ISMRM 24th Annual Meeting & Exhibition • 07-13 May 2016 • Singapore Scientific Session: Diffusion: Probing Microstructure Wednesday, May 11, 2016 Room 324-326 13:30 - 15:30 Moderators: Julien Cohen-Adad, Benoit Scherrer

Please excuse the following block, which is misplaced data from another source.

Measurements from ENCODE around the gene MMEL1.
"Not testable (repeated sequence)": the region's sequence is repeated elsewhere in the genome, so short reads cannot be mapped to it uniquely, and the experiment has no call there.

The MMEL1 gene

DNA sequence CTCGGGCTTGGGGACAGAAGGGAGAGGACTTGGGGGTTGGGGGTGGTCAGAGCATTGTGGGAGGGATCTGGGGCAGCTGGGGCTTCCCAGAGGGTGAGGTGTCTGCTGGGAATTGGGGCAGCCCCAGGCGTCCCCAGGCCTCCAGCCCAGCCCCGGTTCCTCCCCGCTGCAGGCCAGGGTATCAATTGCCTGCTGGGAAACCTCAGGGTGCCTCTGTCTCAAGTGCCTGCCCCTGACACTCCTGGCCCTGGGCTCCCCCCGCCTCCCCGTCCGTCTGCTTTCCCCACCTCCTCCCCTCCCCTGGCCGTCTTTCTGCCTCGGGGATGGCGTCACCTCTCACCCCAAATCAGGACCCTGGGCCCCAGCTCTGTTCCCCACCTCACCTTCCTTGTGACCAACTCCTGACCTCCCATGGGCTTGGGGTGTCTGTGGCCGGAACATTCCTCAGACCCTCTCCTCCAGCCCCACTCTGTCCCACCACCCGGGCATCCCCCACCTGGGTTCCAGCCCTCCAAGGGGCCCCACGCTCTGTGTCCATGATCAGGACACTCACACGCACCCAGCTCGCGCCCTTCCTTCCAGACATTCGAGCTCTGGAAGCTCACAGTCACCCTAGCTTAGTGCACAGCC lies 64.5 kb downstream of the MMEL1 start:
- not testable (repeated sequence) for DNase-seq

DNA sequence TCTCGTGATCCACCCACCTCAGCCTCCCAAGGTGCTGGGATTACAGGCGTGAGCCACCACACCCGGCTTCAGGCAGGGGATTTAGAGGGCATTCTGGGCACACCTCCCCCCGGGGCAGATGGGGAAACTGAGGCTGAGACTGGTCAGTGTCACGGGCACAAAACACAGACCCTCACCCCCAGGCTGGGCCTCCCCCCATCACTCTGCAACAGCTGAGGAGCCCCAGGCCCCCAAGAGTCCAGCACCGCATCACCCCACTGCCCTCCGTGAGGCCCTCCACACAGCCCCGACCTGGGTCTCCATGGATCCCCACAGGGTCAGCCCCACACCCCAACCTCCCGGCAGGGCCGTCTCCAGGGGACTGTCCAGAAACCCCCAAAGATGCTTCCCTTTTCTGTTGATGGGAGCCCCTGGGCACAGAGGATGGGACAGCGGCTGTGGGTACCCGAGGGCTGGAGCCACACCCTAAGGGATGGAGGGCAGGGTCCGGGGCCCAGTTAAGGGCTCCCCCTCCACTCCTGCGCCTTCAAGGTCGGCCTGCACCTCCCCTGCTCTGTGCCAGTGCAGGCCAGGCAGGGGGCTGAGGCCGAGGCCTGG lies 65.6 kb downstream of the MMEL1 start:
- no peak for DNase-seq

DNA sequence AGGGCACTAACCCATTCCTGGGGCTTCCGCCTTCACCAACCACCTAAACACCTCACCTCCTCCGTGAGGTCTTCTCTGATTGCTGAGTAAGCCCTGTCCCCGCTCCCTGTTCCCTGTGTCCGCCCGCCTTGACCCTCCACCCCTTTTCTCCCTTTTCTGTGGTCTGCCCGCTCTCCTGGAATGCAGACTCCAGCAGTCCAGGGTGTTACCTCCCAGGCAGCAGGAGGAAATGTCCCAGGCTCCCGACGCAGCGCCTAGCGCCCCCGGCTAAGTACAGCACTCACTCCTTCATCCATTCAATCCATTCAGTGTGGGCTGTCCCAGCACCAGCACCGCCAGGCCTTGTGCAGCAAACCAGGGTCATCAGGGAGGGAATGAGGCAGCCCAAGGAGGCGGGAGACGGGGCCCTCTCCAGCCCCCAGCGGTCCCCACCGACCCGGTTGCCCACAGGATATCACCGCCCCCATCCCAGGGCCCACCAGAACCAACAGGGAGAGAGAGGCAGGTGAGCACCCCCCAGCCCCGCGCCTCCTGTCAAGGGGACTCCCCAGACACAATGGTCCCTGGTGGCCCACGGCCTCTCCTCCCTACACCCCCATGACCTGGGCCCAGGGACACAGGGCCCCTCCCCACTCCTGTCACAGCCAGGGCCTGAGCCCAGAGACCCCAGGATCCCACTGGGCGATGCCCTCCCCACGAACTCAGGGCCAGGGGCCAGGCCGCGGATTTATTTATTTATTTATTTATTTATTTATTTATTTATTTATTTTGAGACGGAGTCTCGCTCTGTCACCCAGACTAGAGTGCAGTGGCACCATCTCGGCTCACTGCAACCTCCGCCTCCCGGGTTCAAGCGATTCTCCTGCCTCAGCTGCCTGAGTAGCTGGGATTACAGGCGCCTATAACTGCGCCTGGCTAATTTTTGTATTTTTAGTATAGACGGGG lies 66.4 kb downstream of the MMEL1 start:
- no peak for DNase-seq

13:30 656 Hong-Hsi Lee1, Jelle Veraart1,2, Dmitry S. Novikov1, and Els Fieremans1 1New York University, Center for Biomedical Imaging, New York, NY, United States, 2iMinds-Vision Lab, University of Antwerp, Antwerp, Belgium Diffusion MRI enables to evaluate microstructure at the mesoscopic scale. In particular, tuning the diffusion time over a wide range could increase the sensitivity for acquiring useful biomarkers, such as the axonal diameter or density. However, it is unclear whether either intra-, or extra-axonal water attribute most to the observed changes of diffusion signal with diffusion time. Here, we evaluate the dependence of the diffusion coefficient (obtained from the diffusion signal at low $$b$$$-value) on $$\delta$$$ and $$\Delta$$$in the direction perpendicular to axons in the human brain, and explain these dependencies by diffusion of water in the extra-axonal space. 13:42 657 Hua Li1, Xiaoyu Jiang1, Jingping Xie1, John C Gore1, and Junzhong Xu1 1Radiology and Radiological Sciences, Vanderbilt University, Nashville, TN, United States Current diffusion MRI methods that quantitatively characterize tissue microstructure usually assume a zero transcytolemmal water exchange rate $$\tau_{in}$$$ between intra- and extracellular spaces. This assumption may not be true in many cases of interest. The present work used both computer simulations and cell culture in vitro to investigate the influence of $$\tau_{in}$$$on the accuracy of fitted microstructural parameters such as mean cell size $$d$$$, intracellular water fraction $$f_{in}$$$and diffusion coefficient $$D_{in}$$$. Results indicate $$d$$$is relatively insensitive to $$\tau_{in}$$$, while $$f_{in}$$$is always underestimated with finite $$\tau_{in}$$$. $$D_{in}$$\$ can be fit reliably only when short diffusion times are used. 13:54 658 Lebina Shrestha Kakkar1, Oscar Bennett1, David Atkinson2, Bernard Siow3, James Phillips4, Simon Richardson3, Enrico Kaden1, and Ivana Drobnjak1 1Centre for Medical Image Computing, University College London, London, United Kingdom, 2Centre for Medical Imaging, University College London, London, United Kingdom, 3Centre for Advanced Biomedical Imaging, University College London, London, United Kingdom, 4Department of Biomaterials & Tissue Engineering, University College London, London, United Kingdom In a recent simulation study, Drobnjak et al demonstrates that low-frequency oscillating gradient spin-echo (OGSE) sequence is more sensitive to axon diameter than conventional pulsed gradient spin-echo (PGSE) sequence when fibre orientation is unknown or when fibre dispersion exists. Here, we experimentally validate this claim. We image a live rat sciatic nerve tissue using both sequences and compare its agreement with histology. Our results confirm that OGSE provides more accurate and precise diameter estimates compared to PGSE. Additionally, OGSE parameter estimates are less affected by reduced number of diffusion gradient directions, suggesting their use could translate into faster scan times. 14:06 659 Achille Teillac1,2,3, Sandrine Lefranc2,3,4, Edouard Duchesnay2,3,4,5, Fabrice Poupon2,3,4, Maite Alaitz Ripoll Fuster1,2,3, Denis Le Bihan1,2,3, Jean François Mangin2,3,4,5, and Cyril Poupon1,2,3,5 1CEA NeuroSpin / UNIRS, Gif-sur-Yvette, France, 2Université Paris-Saclay, Orsay, France, 3France Life Imaging, Orsay, France, 4CEA NeuroSpin / UNATI, Gif-sur-Yvette, France, 5http://cati-neuroimaging.com/, Gif-sur-Yvette, France In this study, we investigated the dendrite density in cortical areas with diffusion MR microscopy using the NODDI model and showed, on a population of healthy volunteers, significant differences between left and right hemisphere, correlated with their supported brain functions. 14:18 660 Daeun Kim1, Joong Hee Kim2, and Justin P Haldar1 1Department of Electrical Engineering, University of Southern California, Los Angeles, CA, United States, 2Department of Neurology, Washington University, St. Louis, MO, United States We propose a new MR experiment called diffusion-relaxation correlation spectroscopic imaging (DR-CSI).  DR-CSI acquires imaging data across a range of different b-value and echo time combinations, and then performs regularized reconstruction to generate a 2D diffusion-relaxation correlation spectrum for every voxel.  The peaks of this spectrum correspond to the different tissue microenvironments that are present within each macroscopic imaging voxel, which provides powerful insight into the tissue microstructure. Compared to standard relaxometry or diffusion imaging, DR-CSI provides unique capabilities to resolve tissue compartments that have similar relaxation or diffusion parameters.  DR-CSI is demonstrated with spinal cord traumatic injury MRI data. 14:30 661 Barbara Wichtmann1,2, Susie Huang1, Qiuyun Fan1, Thomas Witzel1, Elizabeth Gerstner3, Bruce Rosen1, Lothar Schad2, Lawrence Wald1,4, and Aapo Nummenmaa1 1A. A. Martinos Center for Biomedical Imaging, Department of Radiology, Massachusetts General Hospital, Charlestown, MA, United States, 2Computer Assisted Clinical Medicine, Medical Faculty Mannheim, Heidelberg University, Mannheim, Germany, 3Department of Neurology, Massachusetts General Hospital, Harvard Medical School, Boston, MA, United States, 4Harvard-MIT Division of Health Sciences and Technology, Massachusetts Institute of Technology, Cambridge, MA, United States We propose a new analysis technique called Linear Multi-scale Modeling (LMM) for diffusion MRI data that enables detailed microstructural tissue characterization by separating orientation distributions of restricted and hindered diffusion water compartments over a range of length scales. We demonstrate the ability of LMM to estimate volume fractions, compartment sizes and orientation distributions utilizing both simulations as well as empirical data from one healthy subject and one tumor patient acquired using a human 3T MRI scanner equipped with a 300mT/m gradient system. Possible applications of our modeling framework include characterization of diffusion microstructural signatures of pathological vs. healthy tissue. 14:42 662 Inbar Seroussi1, Ofer Pasternak1,2, and Nir Sochen 1 1Tel-Aviv university, Tel Aviv, Israel, 2Psychiatry and Radiology, Harvard Medical School, Boston, MA, United States How to bridge microscopic molecular motion with macroscopic diffusion MR signal? We suggest a simple stochastic microscopic model for molecular motion within a magnetic field. We derive the Fokker-Planck equation of this model, which is an analytic expression of the probability density function describing the magnetic diffusion propagator. This propagator is a crucial quantity and provides the link between the microscopic equations and the measured MR signal. Using the propagator we derive a generalized version for the macroscopic Bloch-Torrey equation. The advantage of this derivation is that it does not require assumptions such as constant diffusion coefficient, or ad-hoc selection of a propagator. In fact, we show that the generalized Bloch-Torrey equations have an additional term that was previously neglected and accounts for spatial varying diffusion coefficient. Including this term better predicts MR signal in complex microstructures, such as those expected in most biological experiments. 14:54 663 Markus Nilsson1, Samo Lasic2, Daniel Topgaard3, and Carl-Fredrik Westin4 1Lund University Bioimaging Center, Lund University, Lund, Sweden, 2CR Development AB, Lund, Sweden, 3Physical Chemistry, Lund University, Lund, Sweden, 4Brigham and Women's Hospital, Harvard Medical School, Boston, MA, United States The use of non-conventional gradient waveforms has brought renewed interest in non-invasive estimation of the axon diameter from diffusion MRI. Using conventional single diffusion encoding (SDE) at clinical MRI scanners, axons smaller than the resolution limit (4-5 microns) were indistinguishable from each other. We here predict the resolution limit for arbitrary gradient waveforms in systems with (i) parallel axons and (ii) orientation dispersion. Results show that SDE is optimal for parallel fibers, but that multiple diffusion encodings (MDE) are preferred where there is orientation dispersion. With 300 mT/m and MDE, the resolution limit was 2.8 microns for dispersed fibers. 15:06 664 Raimo A. Salo1, Ilya Belevich2, Eppu Manninen1, Eija Jokitalo2, Olli Gröhn1, and Alejandra Sierra1 1Department of Neurobiology, A. I. Virtanen Institute for Molecular Sciences, University of Eastern Finland, Kuopio, Finland, 2Institute of Biotechnology, University of Helsinki, Helsinki, Finland Diffusion tensor imaging (DTI) is a widely used tool, however, the contribution of brain tissue microstructure into DTI contrast is not fully understood. In this work, we propose using serial block-face scanning electron microscopy (SBEM) and Fourier analysis to gain insight into this contribution. We calculated anisotropy and orientation from SBEM stacks and compare the values to fractional anisotropy and orientation from in vivo and ex vivo DTI. This work will give new insights to the contribution of microstructure to DTI contrast in normal brain and during pathology. 15:18 665 Marco Palombo1,2, Clémence Ligneul1,2, Chloé Najac1,2, Juliette Le Douce1,2, Julien Flament1,2, Carole Escartin1,2, Philippe Hantraye1,2, Emmanuel Brouillet1,2, Gilles Bonvento1,2, and Julien Valette1,2 1CEA/DSV/I2BM/MIRCen, Fontenay-aux-Roses, France, 2CNRS Université Paris-Saclay UMR 9199, Fontenay-aux-Roses, France We introduce a novel paradigm for non-invasive brain microstructure quantification, where original diffusion modeling is merged with cutting-edge diffusion-weighted spectroscopy (DW-MRS) experiments to capture features of cellular morphology that have remained largely ignored by DW-MRI. A compact description of long-range cellular morphology is used to randomly generate large collections of synthetic cells where particles diffusion is simulated. After investigating model robustness, we apply it on metabolite ADC measured in vivo in the monkey brain up to td=2 seconds. The new paradigm introduced here opens new possibilities to non-invasively extract quantitative information about cell size, complexity and heterogeneity in the brain.